Friday 17 Aug 2018 | 20:55 | SYDNEY
Friday 17 Aug 2018 | 20:55 | SYDNEY

Foreign Policy White Paper: Australia faces an uncertain world

The R G Casey Building, which houses the Department of Foreign Affairs and Trade (Photo: Bentley Smith/Flickr)

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This post is part of the Foreign Policy White Paper 2017: Reactions debate thread. To read other posts in this debate, click here.

COMMENTS

23 November 2017 11:00


This post is part of the Foreign Policy White Paper 2017: Reactions debate thread. To read other posts in this debate, click here.

Australia has bet the farm on Donald Trump.

That’s the obvious headline to describe this Foreign Policy White Paper, although the gamble isn’t on Trump personally, but rather as a show of faith in the broader character of the US system of government.

The key sentence stands out on page 26:

The Australian Government judges that the United States’ long-term interests will anchor its economic and security engagement in the Indo-Pacific.

All the words in this document will have been carefully scrutinised to ensure they convey the intended meaning. The usual boilerplate is evident, but this phrase struck me as a very deliberate formula, founded on a belief that US prestige and power will withstand any crazy reflex of the Trump White House.

And then comes China.

China is challenging America’s position.

This appears on page 1. And while it’s a statement of the obvious, the language feels more direct than previous official documents, which preferred to use soothing terms such as 'rising powers' to describe strategic rivalry. Later, the White Paper declares 'China’s power and influences are growing to match, and in some cases exceed, that of the US' (my emphasis).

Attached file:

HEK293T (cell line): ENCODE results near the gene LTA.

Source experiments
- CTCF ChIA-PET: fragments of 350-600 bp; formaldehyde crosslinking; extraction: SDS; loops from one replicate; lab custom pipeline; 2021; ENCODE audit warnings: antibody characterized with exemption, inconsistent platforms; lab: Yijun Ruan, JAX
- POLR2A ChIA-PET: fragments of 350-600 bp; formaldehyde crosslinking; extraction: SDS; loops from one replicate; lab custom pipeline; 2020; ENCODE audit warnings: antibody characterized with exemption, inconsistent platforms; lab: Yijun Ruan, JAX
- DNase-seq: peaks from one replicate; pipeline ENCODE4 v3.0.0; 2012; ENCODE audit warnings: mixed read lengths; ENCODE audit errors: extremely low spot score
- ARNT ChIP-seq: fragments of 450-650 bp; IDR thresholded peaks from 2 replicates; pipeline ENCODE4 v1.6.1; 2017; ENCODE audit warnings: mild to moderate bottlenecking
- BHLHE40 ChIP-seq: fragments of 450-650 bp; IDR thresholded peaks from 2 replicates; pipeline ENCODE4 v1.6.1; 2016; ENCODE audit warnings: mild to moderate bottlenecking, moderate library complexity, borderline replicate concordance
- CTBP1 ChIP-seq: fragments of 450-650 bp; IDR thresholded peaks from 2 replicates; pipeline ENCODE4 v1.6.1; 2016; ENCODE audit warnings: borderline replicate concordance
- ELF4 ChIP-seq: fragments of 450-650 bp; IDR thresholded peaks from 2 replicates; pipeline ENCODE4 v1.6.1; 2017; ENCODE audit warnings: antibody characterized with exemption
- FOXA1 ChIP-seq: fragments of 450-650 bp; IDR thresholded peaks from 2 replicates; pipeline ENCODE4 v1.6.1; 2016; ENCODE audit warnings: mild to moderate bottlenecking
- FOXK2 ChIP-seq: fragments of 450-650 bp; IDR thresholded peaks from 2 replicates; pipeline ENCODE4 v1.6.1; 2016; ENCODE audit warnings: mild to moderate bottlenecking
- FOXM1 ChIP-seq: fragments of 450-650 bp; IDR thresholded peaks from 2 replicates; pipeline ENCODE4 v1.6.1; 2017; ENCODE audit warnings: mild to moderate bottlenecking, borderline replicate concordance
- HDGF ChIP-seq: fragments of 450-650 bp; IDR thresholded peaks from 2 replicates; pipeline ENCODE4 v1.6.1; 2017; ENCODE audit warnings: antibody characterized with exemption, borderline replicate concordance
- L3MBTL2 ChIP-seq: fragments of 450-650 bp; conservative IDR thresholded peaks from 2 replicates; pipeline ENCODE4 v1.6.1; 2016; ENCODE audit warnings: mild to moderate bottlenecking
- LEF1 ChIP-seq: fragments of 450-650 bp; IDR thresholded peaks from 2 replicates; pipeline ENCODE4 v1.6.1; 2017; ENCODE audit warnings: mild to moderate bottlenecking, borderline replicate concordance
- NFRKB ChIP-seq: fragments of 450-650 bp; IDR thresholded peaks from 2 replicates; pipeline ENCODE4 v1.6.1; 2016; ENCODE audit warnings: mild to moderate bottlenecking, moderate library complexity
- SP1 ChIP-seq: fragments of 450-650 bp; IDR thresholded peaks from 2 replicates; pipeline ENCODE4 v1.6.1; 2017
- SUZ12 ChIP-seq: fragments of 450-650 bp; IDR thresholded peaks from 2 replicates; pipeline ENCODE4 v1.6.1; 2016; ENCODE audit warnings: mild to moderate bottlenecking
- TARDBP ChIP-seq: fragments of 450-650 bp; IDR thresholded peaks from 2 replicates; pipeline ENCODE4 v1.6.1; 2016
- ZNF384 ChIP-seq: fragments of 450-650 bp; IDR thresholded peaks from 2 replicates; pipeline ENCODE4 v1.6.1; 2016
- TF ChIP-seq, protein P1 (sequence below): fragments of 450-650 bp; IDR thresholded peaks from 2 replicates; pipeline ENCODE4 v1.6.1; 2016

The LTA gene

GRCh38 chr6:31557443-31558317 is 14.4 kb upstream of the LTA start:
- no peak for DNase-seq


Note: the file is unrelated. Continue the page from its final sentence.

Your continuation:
This ensures the US-China challenge will dominate the early public debate around the White Paper. But these are just words. Pronouncements won’t settle the issue. Instead, what matters is what countries choose to do. The White Paper acknowledges the need to be 'agile'. It is an implicit recognition that now the document is printed, the issues that dominate today will be overtaken by what follows tomorrow.

For this reason, the obvious headline on China and US rivalry only masks a deeper unease captured by the White Paper, and should really be the focus of debate. This bigger problem is described as 'converging' – the way a series of major challenges are joining together as 'powerful drivers of change'.

This is the backlash against globalisation, wrongly dismissed in the late 1990s and early 2000s as a kind of flat-earth regression rather than a genuine concern about labour conditions and sovereign control, only to fester since. This has piled stress on trade negotiations, regional economic blocs and the conduct of politics.

Then add the challenge of non-state actors. Not just terrorist organisations but peaceful challenges to state power, such as the ability of activists to exploit communications technology and organise potent international campaigns (the White Paper’s faith in Asia’s demand for Australian coal, for example, is an assumption under sustained challenge by environmental groups).

There is the danger of climate change. There is demography, and more.

To me, the key message reading the White Paper is the call to 'work harder to maximise our international influence'. That’s the next step. Australia has spent a long time arguing over the shape of the future. It’s past time to stop talking and actually get something done.

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